I learned about Lyme disease in Physician Assistant school; a bulls-eye rash, flu-like symptoms, and one month of Doxycycline. It all seemed like a pretty package- a simple diagnosis any practitioner could make. This was all before I personally experienced the wild array of symptoms this disease can cause and decided to dedicate my life’s work to educating people about Lyme and finding effective treatments.
Most of my life has been spent training to be in the medical field. In college, I volunteered in medical clinics that provided free healthcare to patients without insurance and traveled to Africa, where I took vitals for people who had never even seen a doctor before. In PA school, I went to South America for two months and worked in a clinic deep in the Amazon Rainforest. I love to travel and serving rural populations became a passion of mine, so my first job out of school was a travel PA, working with uninsured patients.
I was bitten in May 2016 while camping in the Redwood Forest. My fiancé found the tick on the back of my neck, but occurrence of Lyme in Northern California was “supposedly” low. My contract ended for my current job, so we decided to take a few months off to backpack Europe. When we arrived in Ireland, my jet lag was outrageous. I ended up sleeping for a few days and tried to continue the trip. I took frequent naps during the day and got many infections. Around August, Lyme had reared its ugly head. My joints gave out the day I was tested. I was in so much pain that I was bedridden and couldn’t use my wrists to hold a fork to eat. My migraines were constant, and it took all the energy I had to get into the shower. I couldn’t even hold my hands above my head to wash my hair. Psychological strife weighed on me. I thought I might never be able to function properly again, let alone get married, treat patients, or travel.
It was then that I began seeking alternative medical care. Every immunologist who saw my labs wanted to put me on immunoglobulin therapy, which is temporary and costs thousands per treatment. I found a doctor who tested me for Lyme in addition to many other bugs. He began treating me with IV therapies of different medicines and vitamins, and I began taking an array of supplements. During the six months that I was the sickest, I tried anything and everything.
Detox detox detox. Along with IV therapy, I started doing daily coffee enemas. I went to the infrared sauna to sweat out toxins. I got as much sunlight as possible. I did acupuncture for migraines and joint pain, saw a Chiropractor for joint movement and cervical spine arthritis, did massage for lymph movement and rebounding for lymph drainage. I did biomagnetism for parasites and hormonal imbalance, Infrared light therapy for joint swelling, psychiatric therapy for anxiety, meditation for mind control training, breath work for emotional release. I saw a nutritionist for Candida and the ketogenic diet, did Epsom salt baths for detox and relaxation masks for anytime I left the house due to environmental toxins and heavy metal toxicity and used glasses for migraines. I went from being vegetarian to gluten free to dairy free to sugar free to paleo to a ketogenic diet, eating as low as 16 carbs per day while incorporating intermittent fasting for 18 hours a day.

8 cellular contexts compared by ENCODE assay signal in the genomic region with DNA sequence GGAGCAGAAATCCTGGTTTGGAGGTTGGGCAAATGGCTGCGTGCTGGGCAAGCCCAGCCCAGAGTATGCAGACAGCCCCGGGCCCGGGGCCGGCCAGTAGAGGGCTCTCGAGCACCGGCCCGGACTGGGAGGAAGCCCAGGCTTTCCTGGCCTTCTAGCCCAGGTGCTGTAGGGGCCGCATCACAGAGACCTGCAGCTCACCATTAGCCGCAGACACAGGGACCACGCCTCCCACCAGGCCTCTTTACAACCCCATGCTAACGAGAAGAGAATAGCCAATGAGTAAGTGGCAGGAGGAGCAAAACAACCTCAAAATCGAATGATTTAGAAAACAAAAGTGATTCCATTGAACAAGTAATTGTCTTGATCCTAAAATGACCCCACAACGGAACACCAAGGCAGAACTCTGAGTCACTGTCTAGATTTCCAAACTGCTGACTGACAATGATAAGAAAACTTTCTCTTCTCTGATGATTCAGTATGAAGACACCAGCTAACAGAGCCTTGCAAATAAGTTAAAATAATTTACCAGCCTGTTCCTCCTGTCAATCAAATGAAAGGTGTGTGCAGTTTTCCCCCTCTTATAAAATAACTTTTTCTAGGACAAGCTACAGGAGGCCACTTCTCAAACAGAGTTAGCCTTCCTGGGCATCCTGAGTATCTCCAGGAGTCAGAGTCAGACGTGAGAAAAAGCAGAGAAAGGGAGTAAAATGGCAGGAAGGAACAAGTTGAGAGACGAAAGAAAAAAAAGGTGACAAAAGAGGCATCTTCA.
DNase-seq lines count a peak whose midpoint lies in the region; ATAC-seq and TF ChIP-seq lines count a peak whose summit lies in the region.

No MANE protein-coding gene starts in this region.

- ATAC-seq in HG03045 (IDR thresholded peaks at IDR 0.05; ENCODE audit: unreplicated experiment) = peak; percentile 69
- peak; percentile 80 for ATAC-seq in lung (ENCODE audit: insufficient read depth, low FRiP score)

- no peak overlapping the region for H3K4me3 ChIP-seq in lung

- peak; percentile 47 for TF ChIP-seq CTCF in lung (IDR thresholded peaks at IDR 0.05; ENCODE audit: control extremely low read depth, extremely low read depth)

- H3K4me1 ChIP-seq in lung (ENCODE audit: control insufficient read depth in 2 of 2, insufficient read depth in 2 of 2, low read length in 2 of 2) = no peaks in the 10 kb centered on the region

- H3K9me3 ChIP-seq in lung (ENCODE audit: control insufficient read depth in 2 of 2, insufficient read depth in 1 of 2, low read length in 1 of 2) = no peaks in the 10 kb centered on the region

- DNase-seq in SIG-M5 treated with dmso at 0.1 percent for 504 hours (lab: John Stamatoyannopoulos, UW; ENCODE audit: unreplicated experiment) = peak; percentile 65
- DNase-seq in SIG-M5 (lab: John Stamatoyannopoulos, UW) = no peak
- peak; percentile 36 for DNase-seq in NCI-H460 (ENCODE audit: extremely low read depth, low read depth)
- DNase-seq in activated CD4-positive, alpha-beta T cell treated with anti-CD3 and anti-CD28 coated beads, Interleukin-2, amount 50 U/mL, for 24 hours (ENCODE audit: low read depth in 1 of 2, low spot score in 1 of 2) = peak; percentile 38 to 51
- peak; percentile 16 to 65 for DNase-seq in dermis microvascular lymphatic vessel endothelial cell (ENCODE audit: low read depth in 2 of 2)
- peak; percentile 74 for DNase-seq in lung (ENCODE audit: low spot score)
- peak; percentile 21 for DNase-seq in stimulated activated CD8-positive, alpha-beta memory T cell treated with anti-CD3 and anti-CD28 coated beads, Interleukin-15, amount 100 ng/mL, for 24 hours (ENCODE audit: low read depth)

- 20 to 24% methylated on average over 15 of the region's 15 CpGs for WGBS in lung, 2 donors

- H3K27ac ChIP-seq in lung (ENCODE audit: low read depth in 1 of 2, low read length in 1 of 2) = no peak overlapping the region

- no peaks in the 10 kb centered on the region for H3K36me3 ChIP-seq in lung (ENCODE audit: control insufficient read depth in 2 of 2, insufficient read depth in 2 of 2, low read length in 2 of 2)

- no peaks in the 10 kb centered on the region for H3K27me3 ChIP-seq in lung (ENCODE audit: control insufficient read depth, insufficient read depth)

The process has been a long one. But it seems like each journey of a chronically ill person is unique and enlightening. We all have similar stories, but everyone is so different. It is through LymeLight Foundation that I could continue my journey rather than accept defeat. I found out what works for me and what can heal my body. I attribute most of my healing to Annie Hopper’s Dynamic Neural Retraining System, which targets the limbic system of your brain and retrains it into behaving in a less stress-driven way. This, in turn, trains your hormones, immune system, and other bodily functions to react with less stress, which begins a healing process. This, paired with Dr. Taylor’s recommendations, acupuncture, diet, and some other remedies have begun my healing process. Many people say that you cannot eradicate the Lyme bug, that it is too strong and too invasive. I am twenty-five years old, and I believe that in a few years, my body will heal itself.
I am now able to do some traveling and camping once again. I can take my dog for walks around the neighborhood without having to rush back home. I have begun to work with my doctor one day a week to treat patients with similar illnesses as me. I truly believe that people can overcome Lyme. However, it takes time, money, effort, and support. Through LymeLight and the encouragement from my peers and family, I know that I can recover. My heart is full with gratitude for the love that exists in my life, and with this love, I will help heal others who feel discouraged and need proper care.
Lyme is not easy to diagnose. It causes mental, physical, and financial strains. But I know that with some enlightenment and understanding about the disease, we can make changes to how Lyme is viewed and treated. I do foresee a good prognosis in the future- not just for me, but for everyone who has been effected by this bug. I encourage you to keep moving forward with your head held high because you are not your disease.